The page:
description: Aberrant promoter hypermethylation is one of the major mechanisms in carcinogenesis and some critical growth regulatory genes have shown commonality in methylation across solid tumors. Twenty-six genes, 14 identified through methylation in colon and breast cancers, were evaluated using primary lung adenocarcinomas ( n = 175) from current, former and never smokers. Tumor specificity of methylation was validated through comparison of 14 lung cancer cell lines to normal human bronchial epithelial cells derived from bronchoscopy of 20 cancer-free smokers. Twenty-five genes were methylated in 11–81% of primary tumors. Prevalence for methylation of TNFRSF10C , BHLHB5 and BOLL was significantly higher in adenocarcinomas from never smokers than smokers. The relation between methylation of individual genes was examined using pairwise comparisons. A significant association was seen between 138 (42%) of the possible 325 pairwise comparisons. Most notably, methylation of MMP2 , BHLHB4 or p16 was significantly associated with methylation of 16–19 other genes, thus predicting for a widespread methylation phenotype. Kaplan–Meier log-rank test and proportional hazard models identified a significant association between methylation of SULF2 (a pro-growth, -angiogenesis and -migration gene) and better patient survival (hazard ratio = 0.23). These results demonstrate a high degree of commonality for targeted silencing of genes between lung and other solid tumors and suggest that promoter hypermethylation in cancer is a highly co-ordinated event.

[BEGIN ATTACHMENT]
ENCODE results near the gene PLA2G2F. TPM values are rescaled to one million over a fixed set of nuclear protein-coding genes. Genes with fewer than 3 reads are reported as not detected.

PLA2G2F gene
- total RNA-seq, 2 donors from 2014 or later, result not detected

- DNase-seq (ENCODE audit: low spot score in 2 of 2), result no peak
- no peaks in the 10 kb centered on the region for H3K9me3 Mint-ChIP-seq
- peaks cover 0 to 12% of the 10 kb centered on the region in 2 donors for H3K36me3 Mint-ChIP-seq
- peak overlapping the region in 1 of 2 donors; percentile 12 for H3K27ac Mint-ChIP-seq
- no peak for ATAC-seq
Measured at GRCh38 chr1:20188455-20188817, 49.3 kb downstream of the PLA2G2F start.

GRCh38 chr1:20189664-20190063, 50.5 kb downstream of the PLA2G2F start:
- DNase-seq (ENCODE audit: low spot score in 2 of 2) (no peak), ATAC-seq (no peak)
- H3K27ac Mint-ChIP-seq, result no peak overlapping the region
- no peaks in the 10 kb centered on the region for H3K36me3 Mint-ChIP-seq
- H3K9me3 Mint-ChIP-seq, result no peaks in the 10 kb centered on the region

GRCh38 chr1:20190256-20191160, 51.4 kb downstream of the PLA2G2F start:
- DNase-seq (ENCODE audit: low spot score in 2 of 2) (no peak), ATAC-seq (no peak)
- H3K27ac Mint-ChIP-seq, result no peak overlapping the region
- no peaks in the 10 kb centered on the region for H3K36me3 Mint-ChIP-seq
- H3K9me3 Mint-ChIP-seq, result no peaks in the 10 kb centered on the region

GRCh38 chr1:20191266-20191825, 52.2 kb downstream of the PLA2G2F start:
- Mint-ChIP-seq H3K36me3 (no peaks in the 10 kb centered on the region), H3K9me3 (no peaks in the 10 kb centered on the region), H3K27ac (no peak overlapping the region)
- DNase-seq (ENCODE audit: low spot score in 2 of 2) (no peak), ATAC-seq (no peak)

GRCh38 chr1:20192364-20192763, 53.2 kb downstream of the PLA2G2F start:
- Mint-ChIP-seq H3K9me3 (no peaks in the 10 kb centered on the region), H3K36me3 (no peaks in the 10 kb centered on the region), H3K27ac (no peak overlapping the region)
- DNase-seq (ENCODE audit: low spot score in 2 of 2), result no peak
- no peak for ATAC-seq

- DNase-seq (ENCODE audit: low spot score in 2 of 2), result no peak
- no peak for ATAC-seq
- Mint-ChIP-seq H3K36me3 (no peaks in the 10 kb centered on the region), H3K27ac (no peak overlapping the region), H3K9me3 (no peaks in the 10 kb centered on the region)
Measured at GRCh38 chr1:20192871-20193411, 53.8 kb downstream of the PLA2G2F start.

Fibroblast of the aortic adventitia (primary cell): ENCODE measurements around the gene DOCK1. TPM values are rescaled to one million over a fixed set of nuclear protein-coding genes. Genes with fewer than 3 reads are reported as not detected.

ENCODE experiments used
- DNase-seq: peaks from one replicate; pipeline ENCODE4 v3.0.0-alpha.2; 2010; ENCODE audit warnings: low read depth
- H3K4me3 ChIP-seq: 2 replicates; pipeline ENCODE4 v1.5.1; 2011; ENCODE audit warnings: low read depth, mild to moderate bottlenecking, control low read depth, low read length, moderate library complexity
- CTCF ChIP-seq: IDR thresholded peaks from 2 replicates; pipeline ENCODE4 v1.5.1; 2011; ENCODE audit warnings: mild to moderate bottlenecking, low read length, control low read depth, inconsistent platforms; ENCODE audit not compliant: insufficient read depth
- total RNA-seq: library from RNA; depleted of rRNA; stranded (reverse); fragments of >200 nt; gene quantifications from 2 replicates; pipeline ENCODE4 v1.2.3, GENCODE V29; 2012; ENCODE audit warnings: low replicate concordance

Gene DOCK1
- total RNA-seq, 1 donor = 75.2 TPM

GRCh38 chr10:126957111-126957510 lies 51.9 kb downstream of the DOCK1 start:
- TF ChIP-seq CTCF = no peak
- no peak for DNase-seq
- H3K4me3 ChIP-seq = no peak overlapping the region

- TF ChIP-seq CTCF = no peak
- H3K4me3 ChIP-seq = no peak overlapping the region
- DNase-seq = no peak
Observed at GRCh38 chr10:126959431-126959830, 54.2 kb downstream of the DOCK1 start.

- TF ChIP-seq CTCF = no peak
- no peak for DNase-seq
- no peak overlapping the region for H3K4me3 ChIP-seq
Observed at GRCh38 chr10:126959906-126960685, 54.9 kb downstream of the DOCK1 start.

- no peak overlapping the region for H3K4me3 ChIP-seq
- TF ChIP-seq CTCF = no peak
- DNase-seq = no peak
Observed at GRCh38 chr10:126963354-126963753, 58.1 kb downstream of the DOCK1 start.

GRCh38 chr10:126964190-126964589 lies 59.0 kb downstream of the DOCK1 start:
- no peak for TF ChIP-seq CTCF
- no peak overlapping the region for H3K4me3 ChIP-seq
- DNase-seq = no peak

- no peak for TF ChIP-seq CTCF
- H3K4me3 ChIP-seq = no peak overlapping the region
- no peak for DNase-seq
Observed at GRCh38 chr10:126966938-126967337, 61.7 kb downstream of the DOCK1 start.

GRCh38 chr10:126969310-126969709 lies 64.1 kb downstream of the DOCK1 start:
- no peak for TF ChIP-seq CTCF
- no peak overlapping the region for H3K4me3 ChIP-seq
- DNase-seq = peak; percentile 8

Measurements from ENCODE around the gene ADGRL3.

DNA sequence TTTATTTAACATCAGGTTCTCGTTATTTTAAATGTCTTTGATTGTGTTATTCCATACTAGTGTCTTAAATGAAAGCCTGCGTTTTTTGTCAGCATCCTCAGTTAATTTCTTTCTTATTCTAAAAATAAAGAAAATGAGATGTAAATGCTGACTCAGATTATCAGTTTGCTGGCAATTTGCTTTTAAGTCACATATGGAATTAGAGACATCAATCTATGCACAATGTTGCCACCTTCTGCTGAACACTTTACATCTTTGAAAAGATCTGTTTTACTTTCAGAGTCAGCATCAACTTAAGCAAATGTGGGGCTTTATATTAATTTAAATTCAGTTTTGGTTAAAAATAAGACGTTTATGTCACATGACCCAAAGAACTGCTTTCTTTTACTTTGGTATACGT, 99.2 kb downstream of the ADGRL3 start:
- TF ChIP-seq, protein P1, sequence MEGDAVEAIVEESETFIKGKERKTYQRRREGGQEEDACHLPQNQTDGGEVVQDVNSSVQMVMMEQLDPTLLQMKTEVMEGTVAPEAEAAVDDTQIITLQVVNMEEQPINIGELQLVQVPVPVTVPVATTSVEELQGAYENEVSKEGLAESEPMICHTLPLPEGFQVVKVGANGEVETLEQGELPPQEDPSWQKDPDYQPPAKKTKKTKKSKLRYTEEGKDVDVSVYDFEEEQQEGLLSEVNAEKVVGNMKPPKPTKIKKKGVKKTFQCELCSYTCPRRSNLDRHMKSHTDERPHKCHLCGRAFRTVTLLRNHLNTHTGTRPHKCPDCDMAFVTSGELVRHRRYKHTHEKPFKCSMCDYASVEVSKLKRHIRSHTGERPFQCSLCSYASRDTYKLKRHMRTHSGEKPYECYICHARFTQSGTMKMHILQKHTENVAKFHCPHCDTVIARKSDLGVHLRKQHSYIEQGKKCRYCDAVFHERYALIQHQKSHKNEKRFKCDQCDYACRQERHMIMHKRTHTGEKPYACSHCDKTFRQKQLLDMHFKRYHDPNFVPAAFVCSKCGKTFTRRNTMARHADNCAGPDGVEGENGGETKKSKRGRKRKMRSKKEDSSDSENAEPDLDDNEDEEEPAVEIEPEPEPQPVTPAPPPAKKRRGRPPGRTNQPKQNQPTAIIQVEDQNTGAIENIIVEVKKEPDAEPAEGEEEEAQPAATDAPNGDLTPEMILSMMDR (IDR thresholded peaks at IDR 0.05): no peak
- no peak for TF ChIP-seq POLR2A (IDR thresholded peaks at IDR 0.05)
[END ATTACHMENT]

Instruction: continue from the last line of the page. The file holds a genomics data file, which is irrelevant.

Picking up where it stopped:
language:
source:
identifier: ISSN: 0143-3334 ; E-ISSN: 1460-2180 ; DOI: 10.1093/carcin/bgp114
fulltext: fulltext
issn:
  • 0143-3334
  • 01433334
  • 1460-2180
  • 14602180
url: Link


@attributes
ID986464439
RANK0.07
NO1
SEARCH_ENGINEprimo_central_multiple_fe
SEARCH_ENGINE_TYPEPrimo Central Search Engine
LOCALfalse
PrimoNMBib
record
control
sourcerecordid10.1093/carcin/bgp114
sourceidoxford
recordidTN_oxford10.1093/carcin/bgp114
sourceformatXML
sourcesystemPC
pqid67445966
display
typearticle